I'd heard Believers referred to as "soldiers" the whole of my Christian life. I just never thought much about it personally...until I realized a battalion of troops had been sent out looking for me. They literally fought to save my life. And while it might sound strange-coming from a woman whose life is supposedly about saving lives-their pushing me to share my story in Passport through Darkness is what ultimately saved mine. My heart had been broken for the men, women, and children I'd met in Sudan who'd survived trafficking, rape, persecution, and genocide. I felt angry on their behalf that greed, corruption, and oppression stamped out their voice so I wanted to be their voice by writing their stories. That's what first set my fingers to the keyboard-to make a place for their story, to honor their suffering, to show their dignity in the midst of it all.
But as I wrote, the cloak of their darkness wrapped itself around me so tightly I often felt paralyzed. There were days and long period of times when I couldn't separate their pain and shame from my own. I knew much of my stuckness came from the shame that bound me. But still I hunkered down, hiding.
I thought I could control how much I would let others see. I would tell the stories I heard and witnessed, but not my own-especially not my sin. Maybe I even thought somehow I could serve some sort of penance by being the voice for the voiceless, and never have to hear my own, or even remember its sound.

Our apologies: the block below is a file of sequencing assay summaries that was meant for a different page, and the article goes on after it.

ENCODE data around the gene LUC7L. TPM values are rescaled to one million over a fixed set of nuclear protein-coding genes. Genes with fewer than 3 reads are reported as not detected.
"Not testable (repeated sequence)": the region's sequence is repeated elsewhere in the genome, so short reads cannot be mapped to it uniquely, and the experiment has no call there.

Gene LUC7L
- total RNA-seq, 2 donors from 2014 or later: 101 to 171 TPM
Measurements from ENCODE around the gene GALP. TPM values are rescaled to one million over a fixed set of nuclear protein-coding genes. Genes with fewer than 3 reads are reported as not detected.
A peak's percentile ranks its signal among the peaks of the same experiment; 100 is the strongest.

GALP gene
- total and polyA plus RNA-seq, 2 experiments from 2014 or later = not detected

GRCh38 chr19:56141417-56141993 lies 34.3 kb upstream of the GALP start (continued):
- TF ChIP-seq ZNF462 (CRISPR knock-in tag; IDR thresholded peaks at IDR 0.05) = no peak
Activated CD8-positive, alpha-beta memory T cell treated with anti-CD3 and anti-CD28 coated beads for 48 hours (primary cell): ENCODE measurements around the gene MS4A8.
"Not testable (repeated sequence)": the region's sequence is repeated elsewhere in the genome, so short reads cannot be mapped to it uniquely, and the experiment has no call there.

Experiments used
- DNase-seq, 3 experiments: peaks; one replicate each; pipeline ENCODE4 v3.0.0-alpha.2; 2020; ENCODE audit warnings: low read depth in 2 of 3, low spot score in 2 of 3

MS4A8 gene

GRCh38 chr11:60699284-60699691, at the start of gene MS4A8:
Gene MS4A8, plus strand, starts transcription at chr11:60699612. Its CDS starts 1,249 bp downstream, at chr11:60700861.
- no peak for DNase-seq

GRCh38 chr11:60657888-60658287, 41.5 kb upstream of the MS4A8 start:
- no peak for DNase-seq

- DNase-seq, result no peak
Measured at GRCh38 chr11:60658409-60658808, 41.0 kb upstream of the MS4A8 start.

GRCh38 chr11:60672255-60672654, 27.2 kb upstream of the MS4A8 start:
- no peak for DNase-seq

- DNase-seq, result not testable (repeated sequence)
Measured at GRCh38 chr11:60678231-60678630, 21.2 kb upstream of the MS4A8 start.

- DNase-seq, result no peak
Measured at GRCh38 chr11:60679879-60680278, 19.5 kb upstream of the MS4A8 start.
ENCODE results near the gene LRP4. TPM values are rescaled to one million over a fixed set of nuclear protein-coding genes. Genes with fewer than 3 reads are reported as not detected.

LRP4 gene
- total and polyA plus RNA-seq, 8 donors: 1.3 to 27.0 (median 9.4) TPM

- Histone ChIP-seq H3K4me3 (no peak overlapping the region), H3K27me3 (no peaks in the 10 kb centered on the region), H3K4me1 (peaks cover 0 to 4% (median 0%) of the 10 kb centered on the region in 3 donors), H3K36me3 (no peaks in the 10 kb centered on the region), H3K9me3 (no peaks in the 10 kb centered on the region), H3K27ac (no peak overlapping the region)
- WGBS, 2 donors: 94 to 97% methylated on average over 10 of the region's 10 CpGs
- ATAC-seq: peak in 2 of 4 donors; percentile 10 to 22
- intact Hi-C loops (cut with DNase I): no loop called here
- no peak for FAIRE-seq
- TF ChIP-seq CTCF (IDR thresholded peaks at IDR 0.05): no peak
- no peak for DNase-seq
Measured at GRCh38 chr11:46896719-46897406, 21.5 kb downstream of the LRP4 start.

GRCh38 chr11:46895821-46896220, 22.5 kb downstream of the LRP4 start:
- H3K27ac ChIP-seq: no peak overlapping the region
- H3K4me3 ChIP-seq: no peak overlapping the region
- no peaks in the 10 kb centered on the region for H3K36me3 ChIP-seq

I was wrong. Diving into the darkness of others awakened my own, and each day as I wrote their stories, I found myself coming more undone. I felt out of control. Falling apart. And, desperate for help.
That's the state I was in when the troops found me: undone. First on the scene was my precious husband, Milton, standing ready. He'd been waiting for years for the walls to collapse so he could finally enter the places I'd shut off from him. God used Milton-and others-to listen, love, guide, confront, press, and hold me until one word, one tear, one memory, one confession at a time my story unfolded like morning glories opening to the rising sun after a long night of darkness. Through the telling I found parts of myself I'd pushed so deep into the darkness that even I didn't know they existed.
Ultimately, I knew it was not just the stories of modern-day slaves to human traffickers I must tell, but my own story of slavery to fear, shame, and sin-and how God has delivered me, and is delivering me.
I have two prayers for Passport through Darkness. First, that it helps us to save more babies from genocide and slavery. Second, that it helps others to understand God has a unique dream for each and everyone one of us, and He will even descend into the depths of our self-made hell and carry us out to find and live it.
If it's true that all we Believers are soldiers in His army, then I am nothing more than a Private. Private Kimberly. He withholds no good thing from us, not even from a Private. He sent and is sending troops to fight lies, speak truth, be His Light in my darkness...and yours, too.
Love, your sister along the journey,